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When it comes to health insurance, the promise of saving money can sound like yet another empty sales pitch. But there’s nothing for sale here — all we need is transparency and accountability.

As The Billings Gazette reported on Sept. 11, our state auditor has no ability to ask insurers to justify a rate increase. Montana is one of only a small handful of states where this is true. Most states have someone who can defend consumers from unreasonable rate hikes.

But in Montana, health insurers can raise our rates for whatever reason they want. As reported in the Gazette, one insurer (Time and John Alden) hiked rates on Montana consumers by 18 percent last year. In South Dakota, the same rate hike was knocked back to 8 percent because the state has authority to question whether the higher rate was justified. As it turns out, it wasn’t, and that saved South Dakotans 10 percent on their health insurance. They didn’t even need to make a phone call.

80% of the market

While a competitive marketplace helps keep prices down in most industries, only two health insurers control over 80 percent of the market in Montana. If you aren’t happy with your insurer, you might not have any better options. You can’t just walk away.

Reviewing rates keeps insurers honest. We know because in the last year, rate reviews have saved Americans more than $1 billion. That’s a lot of money that stayed in the pockets of hardworking people. If the insurer can show the rate increase is justified because of increased costs within a given group, the rate increase moves forward. But they have to show the increase does more than pad their profits with our hard-earned dollars.

Our Legislature can stand with consumers when they return to Helena in January by passing a law that gives Montana officials clear authority to keep insurers’ rate increases in check.

The other way Montana could save us money is by expanding Medicaid, the public health insurance program for low income families, children and the elderly. Right now, 40 percent of all Medicaid dollars go for nursing home care. That’s a huge percentage of the program helping protect Montana seniors.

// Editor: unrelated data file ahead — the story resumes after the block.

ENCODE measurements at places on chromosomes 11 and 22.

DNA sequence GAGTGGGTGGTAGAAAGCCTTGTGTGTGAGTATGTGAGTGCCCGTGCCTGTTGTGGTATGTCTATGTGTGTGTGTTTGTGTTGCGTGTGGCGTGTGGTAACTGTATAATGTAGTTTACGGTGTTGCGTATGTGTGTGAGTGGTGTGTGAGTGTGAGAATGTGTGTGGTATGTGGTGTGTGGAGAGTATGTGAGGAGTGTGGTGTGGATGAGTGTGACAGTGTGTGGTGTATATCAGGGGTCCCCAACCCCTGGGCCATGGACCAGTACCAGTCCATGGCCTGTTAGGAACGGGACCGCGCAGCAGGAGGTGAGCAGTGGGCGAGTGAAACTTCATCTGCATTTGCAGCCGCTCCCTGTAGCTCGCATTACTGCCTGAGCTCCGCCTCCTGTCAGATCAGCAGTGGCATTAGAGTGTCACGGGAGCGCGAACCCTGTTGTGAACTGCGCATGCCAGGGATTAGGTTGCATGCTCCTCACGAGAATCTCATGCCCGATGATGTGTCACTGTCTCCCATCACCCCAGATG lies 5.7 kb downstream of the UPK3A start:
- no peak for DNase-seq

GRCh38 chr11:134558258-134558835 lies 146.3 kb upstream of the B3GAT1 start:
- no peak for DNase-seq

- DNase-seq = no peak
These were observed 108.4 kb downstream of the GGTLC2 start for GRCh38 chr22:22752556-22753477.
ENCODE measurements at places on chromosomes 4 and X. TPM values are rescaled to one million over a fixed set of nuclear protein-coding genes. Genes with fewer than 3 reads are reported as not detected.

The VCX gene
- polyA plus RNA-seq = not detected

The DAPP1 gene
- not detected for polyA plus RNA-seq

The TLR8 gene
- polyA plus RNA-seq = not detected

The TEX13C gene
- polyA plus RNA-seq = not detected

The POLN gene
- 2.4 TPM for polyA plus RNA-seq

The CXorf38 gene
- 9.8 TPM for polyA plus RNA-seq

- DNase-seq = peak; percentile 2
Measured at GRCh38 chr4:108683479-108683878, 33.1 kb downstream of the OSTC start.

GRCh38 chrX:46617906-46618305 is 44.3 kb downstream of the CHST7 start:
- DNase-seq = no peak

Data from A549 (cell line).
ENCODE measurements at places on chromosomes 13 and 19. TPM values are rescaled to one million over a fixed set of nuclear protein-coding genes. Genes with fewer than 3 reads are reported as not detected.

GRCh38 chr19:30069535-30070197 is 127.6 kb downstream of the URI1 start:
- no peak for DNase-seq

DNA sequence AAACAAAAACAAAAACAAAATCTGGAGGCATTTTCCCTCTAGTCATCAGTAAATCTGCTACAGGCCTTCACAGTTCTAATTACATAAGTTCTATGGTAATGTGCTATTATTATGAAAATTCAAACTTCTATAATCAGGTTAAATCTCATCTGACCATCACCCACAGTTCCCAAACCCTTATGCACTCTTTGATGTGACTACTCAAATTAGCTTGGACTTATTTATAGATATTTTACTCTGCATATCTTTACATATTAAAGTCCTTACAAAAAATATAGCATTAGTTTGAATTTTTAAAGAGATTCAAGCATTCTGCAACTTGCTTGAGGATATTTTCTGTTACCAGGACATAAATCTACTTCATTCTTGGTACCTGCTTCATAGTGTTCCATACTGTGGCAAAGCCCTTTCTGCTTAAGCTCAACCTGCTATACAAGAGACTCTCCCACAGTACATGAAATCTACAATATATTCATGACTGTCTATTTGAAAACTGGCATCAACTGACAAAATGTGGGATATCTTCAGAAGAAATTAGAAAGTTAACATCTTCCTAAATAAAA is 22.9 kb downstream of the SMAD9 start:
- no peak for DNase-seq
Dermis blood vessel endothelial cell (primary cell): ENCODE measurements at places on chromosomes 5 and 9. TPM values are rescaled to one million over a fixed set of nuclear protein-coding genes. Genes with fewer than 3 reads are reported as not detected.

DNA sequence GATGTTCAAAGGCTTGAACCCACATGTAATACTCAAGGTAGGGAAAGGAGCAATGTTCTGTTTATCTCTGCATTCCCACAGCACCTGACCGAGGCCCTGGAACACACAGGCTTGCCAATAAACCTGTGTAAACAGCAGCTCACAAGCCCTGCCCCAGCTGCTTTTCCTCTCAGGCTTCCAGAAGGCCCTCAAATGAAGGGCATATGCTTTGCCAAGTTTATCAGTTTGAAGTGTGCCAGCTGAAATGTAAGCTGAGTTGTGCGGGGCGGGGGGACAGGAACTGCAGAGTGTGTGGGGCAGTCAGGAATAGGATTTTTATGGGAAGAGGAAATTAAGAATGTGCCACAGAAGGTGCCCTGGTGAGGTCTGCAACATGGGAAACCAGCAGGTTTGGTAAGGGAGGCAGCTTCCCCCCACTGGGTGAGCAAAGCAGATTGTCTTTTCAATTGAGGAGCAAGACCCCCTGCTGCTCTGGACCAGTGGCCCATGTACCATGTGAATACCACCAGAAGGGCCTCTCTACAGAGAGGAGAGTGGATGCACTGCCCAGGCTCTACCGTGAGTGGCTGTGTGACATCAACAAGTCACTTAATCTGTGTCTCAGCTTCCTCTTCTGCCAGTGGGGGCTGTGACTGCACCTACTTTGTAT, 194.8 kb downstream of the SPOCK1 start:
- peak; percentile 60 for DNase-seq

An estimated 60,000 uninsured Montanans would qualify for Medicaid under the new, expanded program. Many are entrepreneurs or work for our small businesses who don’t offer health insurance. Right now, anytime one of them gets sick or has an accident but can’t pay for their care, it’s the people with insurance who end up paying in the form of higher premiums. Having more people insured saves all of us money.

Expanding Medicaid

This opportunity to expand Medicaid makes good fiscal sense. It would return hundreds of millions of dollars to Montana, because for the first several years, the expansion would be entirely paid for by the federal government. After that, Montana would pay only 5 percent to 10 percent of the expansion. These are tax dollars coming back to Montana, creating health care jobs and generating economic activity.

This is an opportunity Montana cannot afford to miss if we are serious about addressing the problems in our health care system and ensuring a bright financial future.

Reviewing insurance rates and having more people with insurance saves you money, and that’s good for all families and businesses.

Steph Larsen works for the Center for Rural Affairs in